Maybe they were stuck in traffic? If you’ve ever wondered what Michael Buble, Ziggy Marley, the Gipsy Kings and Herb Alpert have in common, here’s your answer -- they all didn’t show up to accept their awards. Ladysmith Black Mambazo, who also didn’t make it to the ceremony on time, really were stuck in LA traffic. That’s what their manager said anyway, as he accepted the South African group’s award for best world music album.
Best performance you probably didn’t see: Roomful of Teeth, an a cappella quartet who won for best chamber music performance, brought a mesmerizing mix of avant-garde harmonics and lush, hushed beauty.
The shut-out streak continues: It’s always fun to document long-running Grammy oversights, and one of this year’s prime examples is Brian Eno. He’s responsible for some of the most ground-breaking music of the last 40 years, but he still hasn’t won an individual Grammy. The British maverick was bested for best new age album by Laura Sullivan. New Orleans great Allen Toussaint also was denied his first award, twice denied in the stacked Americana categories.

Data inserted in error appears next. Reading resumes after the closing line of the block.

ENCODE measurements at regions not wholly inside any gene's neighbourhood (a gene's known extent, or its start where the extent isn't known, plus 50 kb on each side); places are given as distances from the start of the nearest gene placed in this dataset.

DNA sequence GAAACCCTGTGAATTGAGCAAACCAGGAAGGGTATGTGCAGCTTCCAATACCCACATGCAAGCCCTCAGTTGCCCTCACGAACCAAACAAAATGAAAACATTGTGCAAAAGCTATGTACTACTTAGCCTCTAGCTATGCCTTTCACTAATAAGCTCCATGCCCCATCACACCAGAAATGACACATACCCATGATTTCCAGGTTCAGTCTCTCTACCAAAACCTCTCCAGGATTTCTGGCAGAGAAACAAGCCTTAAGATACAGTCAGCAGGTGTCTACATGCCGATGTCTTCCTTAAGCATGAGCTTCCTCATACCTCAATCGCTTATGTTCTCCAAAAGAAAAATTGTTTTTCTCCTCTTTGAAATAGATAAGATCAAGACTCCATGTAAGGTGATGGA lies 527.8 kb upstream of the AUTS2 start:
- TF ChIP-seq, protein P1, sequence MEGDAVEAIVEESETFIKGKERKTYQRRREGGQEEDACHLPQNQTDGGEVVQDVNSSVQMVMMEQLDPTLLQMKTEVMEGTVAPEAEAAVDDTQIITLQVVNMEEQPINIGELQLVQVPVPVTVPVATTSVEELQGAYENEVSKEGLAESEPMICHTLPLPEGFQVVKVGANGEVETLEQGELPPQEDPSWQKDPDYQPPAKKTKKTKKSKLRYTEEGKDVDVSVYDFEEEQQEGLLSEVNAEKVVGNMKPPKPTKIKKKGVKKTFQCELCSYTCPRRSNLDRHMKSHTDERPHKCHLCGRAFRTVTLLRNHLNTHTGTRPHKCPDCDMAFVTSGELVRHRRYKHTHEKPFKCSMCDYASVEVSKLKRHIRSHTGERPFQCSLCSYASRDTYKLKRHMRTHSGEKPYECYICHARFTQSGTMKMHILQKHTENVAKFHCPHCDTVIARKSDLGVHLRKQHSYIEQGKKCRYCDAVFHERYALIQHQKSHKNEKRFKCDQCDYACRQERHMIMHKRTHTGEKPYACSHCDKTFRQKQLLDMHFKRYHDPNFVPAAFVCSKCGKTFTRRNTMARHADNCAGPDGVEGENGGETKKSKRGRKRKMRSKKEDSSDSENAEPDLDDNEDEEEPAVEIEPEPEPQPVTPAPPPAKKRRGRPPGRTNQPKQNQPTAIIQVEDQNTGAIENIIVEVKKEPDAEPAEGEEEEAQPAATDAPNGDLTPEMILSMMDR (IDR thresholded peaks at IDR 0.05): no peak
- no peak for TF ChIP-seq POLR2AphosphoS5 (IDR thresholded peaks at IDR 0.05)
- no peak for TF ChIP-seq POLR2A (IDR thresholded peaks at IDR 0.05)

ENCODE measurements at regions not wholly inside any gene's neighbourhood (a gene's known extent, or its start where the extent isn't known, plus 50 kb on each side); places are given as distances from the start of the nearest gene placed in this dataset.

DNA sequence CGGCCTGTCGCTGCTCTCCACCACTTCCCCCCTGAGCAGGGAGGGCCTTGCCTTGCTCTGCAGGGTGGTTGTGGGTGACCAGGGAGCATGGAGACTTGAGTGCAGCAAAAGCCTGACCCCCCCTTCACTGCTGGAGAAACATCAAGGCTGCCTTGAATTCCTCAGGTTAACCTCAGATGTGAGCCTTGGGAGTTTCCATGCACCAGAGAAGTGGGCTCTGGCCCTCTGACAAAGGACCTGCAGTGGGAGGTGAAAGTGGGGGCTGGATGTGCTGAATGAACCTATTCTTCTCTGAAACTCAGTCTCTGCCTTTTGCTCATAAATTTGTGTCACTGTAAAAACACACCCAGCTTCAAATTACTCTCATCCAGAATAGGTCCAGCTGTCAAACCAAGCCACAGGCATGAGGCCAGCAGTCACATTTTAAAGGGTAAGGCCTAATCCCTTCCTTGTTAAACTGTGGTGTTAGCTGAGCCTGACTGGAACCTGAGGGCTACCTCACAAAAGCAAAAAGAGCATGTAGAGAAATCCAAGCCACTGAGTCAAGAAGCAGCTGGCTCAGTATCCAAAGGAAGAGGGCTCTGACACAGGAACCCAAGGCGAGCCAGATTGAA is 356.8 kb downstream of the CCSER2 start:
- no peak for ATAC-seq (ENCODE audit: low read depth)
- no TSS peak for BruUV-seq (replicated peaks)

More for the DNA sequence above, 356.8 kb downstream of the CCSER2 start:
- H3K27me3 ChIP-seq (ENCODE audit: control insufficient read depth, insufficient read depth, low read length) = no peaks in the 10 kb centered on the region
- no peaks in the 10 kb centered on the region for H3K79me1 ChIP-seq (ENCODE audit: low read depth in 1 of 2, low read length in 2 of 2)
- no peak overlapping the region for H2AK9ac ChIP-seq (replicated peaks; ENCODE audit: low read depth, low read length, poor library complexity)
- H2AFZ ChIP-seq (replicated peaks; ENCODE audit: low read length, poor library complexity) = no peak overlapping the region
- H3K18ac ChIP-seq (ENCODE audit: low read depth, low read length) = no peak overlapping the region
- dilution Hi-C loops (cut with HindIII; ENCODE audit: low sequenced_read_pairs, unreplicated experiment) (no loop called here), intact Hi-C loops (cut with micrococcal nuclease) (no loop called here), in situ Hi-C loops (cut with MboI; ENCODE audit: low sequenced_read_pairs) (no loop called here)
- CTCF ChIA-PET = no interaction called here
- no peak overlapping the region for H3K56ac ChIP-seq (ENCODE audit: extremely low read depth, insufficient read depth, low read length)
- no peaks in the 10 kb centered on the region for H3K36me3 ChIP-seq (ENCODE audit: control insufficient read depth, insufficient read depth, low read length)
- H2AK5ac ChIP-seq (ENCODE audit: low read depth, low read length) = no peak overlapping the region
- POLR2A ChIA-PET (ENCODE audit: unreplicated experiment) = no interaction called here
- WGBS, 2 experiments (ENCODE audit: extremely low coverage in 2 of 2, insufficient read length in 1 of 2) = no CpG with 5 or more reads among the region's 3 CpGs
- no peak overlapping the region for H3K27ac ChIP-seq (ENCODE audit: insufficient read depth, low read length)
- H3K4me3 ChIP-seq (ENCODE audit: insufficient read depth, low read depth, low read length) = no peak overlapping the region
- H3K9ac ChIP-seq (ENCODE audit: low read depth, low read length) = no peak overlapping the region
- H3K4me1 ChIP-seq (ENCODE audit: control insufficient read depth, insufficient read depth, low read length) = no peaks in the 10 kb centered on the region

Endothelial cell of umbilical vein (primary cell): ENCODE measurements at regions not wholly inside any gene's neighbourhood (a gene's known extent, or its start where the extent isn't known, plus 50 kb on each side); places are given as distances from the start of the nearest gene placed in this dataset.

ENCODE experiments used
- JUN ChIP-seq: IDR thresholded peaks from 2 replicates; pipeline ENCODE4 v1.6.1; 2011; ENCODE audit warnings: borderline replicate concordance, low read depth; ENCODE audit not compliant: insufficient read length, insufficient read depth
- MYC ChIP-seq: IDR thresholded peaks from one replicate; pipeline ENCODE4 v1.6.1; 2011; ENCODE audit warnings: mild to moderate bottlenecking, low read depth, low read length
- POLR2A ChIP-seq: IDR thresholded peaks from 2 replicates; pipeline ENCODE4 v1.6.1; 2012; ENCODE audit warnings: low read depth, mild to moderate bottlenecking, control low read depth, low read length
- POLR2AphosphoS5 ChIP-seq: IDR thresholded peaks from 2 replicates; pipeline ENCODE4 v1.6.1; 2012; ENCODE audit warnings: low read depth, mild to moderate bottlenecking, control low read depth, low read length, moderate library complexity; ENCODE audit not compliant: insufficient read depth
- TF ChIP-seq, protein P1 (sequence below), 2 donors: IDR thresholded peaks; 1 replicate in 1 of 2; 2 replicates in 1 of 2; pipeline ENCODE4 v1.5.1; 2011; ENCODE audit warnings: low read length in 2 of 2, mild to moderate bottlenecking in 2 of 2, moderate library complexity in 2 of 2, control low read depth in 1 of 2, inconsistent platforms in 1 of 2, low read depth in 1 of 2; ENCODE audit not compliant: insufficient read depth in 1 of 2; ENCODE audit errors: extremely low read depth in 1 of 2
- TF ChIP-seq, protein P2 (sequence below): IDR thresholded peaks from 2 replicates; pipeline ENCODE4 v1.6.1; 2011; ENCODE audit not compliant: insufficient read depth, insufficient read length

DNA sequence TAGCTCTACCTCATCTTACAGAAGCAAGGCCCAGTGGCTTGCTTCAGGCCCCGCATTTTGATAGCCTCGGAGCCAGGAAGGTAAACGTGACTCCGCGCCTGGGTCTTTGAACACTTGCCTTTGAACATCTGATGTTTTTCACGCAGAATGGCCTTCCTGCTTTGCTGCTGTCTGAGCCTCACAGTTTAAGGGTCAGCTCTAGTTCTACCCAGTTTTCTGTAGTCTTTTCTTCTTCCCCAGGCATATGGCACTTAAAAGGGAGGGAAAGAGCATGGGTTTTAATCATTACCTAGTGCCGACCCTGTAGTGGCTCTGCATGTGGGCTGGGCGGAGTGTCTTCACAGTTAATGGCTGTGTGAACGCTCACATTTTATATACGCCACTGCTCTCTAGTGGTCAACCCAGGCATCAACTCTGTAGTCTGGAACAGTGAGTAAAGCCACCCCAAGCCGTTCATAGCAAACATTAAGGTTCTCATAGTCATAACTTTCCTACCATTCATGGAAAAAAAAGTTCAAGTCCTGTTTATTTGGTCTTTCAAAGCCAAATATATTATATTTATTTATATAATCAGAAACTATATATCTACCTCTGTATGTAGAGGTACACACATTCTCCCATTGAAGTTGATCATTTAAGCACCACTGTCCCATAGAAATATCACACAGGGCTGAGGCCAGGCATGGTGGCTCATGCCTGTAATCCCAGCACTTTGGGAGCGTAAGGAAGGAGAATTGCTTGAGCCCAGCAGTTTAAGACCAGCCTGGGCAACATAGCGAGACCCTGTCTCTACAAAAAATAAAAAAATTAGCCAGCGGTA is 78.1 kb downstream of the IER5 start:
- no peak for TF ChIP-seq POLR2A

Obligatory anti-piracy rant: Classical composer Maria Schneider made the event’s first plea for an overhauled copyright law that cracks down on music piracy. As if the current (if seriously outdated) law isn’t already doing that? How about a call to support more efficient and equitable music services that support and pay artists?
Robots in hiding: The robot-helmeted French duo Daft Punk maintained the suspense about whether they’d actually approach the podium if called upon as prime-time winners when they sent an emissary to accept their best dance-electronic music album.
Chicago connection: Among the winners with Chicago links were harp virtuoso Charlie Musselwhite, who shared the best blues album with Ben Harper, and longtime jazz critic Neil Tesser for best liner notes. “Ya done it, Charlie!” exulted MC Cyndi Lauper as she announced Musselwhite’s award. David Frost won for best classical producer, which included his work on the Chicago Symphony Orchestra and Chicago Symphony Chorus’ recording of Verdi’s “Otello,” conducted by Riccardo Muti.